I Believe Jonathan Martin

Jonathan Martin, Once and Future Miami Dolphin?

Jonathan Martin, Once and Future Miami Dolphin?

Here’s why. 

I’ve seen too many well educated African American athletes rejected by both white and less fortunate black players. 

Remember the Grant Hill-Jalen Rose 2011 kerfuffle?

“For me, Duke was a person,” Rose said in the documentary. “I hated Duke and I hated everything Duke stood for. Schools like Duke don’t recruit players like me. I felt like they only recruited black players that were Uncle Toms.”

In his editorial, Hill said, “It was a sad and somewhat pathetic turn of events, therefore, to see friends narrating this interesting documentary about their moment in time and calling me a b*tch and worse, calling all black players at Duke ‘Uncle Toms’ and, to some degree, disparaging my parents…”

(To be fair, Mr. Rose has explained that he has since matured and changed his mind.)

And it is very troubling to see that like Gwyneth Paltrow, Incognito apparently has been given honorary Negro status by some of his black teammates. Did this give Incognito silent approval for his behavior? Wow, I wish people would stop doing this. 


The Martin critiques seem suspiciously like those of African Americans and women trying to climb the corporate ladder, back when there was a ladder to climb. They won’t play the game. We can’t get into his head. He’s standoffish …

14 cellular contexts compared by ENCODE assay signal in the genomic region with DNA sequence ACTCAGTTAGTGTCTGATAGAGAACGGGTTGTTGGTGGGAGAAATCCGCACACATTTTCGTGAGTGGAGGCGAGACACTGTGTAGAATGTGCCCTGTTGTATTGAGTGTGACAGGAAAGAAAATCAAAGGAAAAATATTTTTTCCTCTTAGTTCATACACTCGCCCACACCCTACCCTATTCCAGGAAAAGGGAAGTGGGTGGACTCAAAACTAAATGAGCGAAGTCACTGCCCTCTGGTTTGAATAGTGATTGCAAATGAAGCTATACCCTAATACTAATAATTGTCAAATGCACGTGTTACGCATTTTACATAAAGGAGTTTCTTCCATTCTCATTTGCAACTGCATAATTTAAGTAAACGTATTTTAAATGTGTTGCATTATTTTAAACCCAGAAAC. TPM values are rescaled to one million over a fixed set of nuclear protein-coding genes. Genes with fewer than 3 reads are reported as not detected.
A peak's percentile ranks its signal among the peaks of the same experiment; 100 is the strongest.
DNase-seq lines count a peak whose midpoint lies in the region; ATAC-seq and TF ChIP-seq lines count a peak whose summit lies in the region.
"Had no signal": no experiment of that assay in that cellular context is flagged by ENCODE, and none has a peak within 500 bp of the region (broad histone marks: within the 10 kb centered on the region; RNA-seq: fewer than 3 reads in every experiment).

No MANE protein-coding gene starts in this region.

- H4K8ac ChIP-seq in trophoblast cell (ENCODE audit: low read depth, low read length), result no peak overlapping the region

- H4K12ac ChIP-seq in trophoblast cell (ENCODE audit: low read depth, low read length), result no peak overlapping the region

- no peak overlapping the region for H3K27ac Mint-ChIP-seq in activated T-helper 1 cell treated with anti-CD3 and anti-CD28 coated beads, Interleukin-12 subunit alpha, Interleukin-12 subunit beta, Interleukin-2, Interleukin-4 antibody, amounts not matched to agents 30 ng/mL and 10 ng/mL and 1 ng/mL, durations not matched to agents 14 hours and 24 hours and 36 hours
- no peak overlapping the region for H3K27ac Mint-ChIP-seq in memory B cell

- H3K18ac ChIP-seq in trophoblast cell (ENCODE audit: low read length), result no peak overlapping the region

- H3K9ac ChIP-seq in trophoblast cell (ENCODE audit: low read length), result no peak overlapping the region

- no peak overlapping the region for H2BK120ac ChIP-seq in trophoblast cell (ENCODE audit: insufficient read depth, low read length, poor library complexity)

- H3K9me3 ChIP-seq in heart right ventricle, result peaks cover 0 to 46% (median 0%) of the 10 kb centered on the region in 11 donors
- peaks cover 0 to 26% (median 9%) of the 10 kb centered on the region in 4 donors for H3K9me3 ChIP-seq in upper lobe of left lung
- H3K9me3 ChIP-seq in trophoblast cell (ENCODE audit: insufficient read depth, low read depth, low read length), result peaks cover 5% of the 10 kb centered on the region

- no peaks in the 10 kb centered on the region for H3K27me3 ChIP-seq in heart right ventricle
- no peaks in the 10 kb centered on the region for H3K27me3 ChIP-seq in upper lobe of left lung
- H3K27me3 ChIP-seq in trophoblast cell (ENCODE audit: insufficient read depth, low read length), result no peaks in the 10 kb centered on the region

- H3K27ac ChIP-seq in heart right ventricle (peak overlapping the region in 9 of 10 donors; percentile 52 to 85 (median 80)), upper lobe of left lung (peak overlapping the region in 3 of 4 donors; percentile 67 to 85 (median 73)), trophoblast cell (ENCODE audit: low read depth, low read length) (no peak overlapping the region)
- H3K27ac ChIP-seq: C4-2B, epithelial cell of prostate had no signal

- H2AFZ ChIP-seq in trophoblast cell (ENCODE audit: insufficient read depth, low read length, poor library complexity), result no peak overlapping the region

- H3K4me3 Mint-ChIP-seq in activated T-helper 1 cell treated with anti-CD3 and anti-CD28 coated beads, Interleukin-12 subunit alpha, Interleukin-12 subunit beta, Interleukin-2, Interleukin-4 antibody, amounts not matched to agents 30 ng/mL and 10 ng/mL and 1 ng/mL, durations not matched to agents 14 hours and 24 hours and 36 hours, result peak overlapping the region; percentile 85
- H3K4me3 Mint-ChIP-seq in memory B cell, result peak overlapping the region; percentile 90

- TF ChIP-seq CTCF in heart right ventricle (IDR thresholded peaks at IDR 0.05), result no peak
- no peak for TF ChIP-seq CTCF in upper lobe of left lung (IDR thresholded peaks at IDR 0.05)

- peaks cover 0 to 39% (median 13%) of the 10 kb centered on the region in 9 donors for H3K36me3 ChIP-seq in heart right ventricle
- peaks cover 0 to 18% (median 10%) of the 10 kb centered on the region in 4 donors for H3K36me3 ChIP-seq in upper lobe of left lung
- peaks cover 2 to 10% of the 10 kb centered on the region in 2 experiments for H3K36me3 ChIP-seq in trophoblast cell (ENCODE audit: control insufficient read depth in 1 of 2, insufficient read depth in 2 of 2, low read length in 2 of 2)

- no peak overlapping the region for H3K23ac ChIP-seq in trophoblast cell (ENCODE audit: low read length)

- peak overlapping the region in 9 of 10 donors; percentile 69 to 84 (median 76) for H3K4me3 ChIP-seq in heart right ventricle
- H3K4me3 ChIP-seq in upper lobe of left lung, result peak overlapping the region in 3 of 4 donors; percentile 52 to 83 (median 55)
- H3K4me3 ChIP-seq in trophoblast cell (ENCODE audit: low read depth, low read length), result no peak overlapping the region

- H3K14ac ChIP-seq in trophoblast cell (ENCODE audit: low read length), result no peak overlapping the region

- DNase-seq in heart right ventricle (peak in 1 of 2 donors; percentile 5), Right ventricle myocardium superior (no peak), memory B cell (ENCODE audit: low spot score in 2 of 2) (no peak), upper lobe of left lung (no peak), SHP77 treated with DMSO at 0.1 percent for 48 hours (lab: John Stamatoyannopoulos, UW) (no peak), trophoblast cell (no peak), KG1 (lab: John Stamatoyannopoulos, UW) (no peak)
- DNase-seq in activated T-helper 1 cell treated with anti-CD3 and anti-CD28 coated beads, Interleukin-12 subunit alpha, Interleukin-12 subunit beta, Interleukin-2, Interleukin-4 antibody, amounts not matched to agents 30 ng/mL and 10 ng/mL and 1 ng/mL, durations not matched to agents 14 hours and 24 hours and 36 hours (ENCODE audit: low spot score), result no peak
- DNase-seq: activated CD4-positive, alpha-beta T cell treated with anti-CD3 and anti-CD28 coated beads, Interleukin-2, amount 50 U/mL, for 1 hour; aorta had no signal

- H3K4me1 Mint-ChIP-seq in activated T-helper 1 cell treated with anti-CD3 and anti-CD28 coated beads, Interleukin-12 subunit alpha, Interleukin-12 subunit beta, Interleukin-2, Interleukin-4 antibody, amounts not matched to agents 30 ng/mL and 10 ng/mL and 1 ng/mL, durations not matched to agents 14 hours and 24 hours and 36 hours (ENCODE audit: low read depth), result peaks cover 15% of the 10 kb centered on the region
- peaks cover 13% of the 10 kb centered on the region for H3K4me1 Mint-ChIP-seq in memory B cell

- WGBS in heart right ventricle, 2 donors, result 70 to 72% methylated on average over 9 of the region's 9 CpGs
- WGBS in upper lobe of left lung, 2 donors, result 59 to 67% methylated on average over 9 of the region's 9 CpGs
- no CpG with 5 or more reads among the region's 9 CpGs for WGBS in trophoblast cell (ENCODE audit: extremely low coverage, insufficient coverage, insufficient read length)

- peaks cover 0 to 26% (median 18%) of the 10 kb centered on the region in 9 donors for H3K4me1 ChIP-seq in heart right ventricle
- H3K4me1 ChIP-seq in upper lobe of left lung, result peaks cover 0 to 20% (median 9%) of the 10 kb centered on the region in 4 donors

I’m baffled by the response of some other black NFL players? He didn’t handle the hazing like a man and simply punch Incognito in the face. This is what a man does? Really? Bookmark hypermasculinity for further discussion. The consequences for Martin might have been very different than those from Incognito who has managed to survive many stumbles. And maybe Martin is just a different kind of guy, one who doesn’t want to live in the man box. If he does his job, does he need to? 

I’m reserving judgment until all the facts emerge, but I’m betting that this thing will get uglier, documentation and all. 


About liftingasweclimb

Mildred Lewis writes and directs for theater, television, film and the web. She's also a full time professor, Christian, activist and troublemaker with a passion to save as much of the world as she can.
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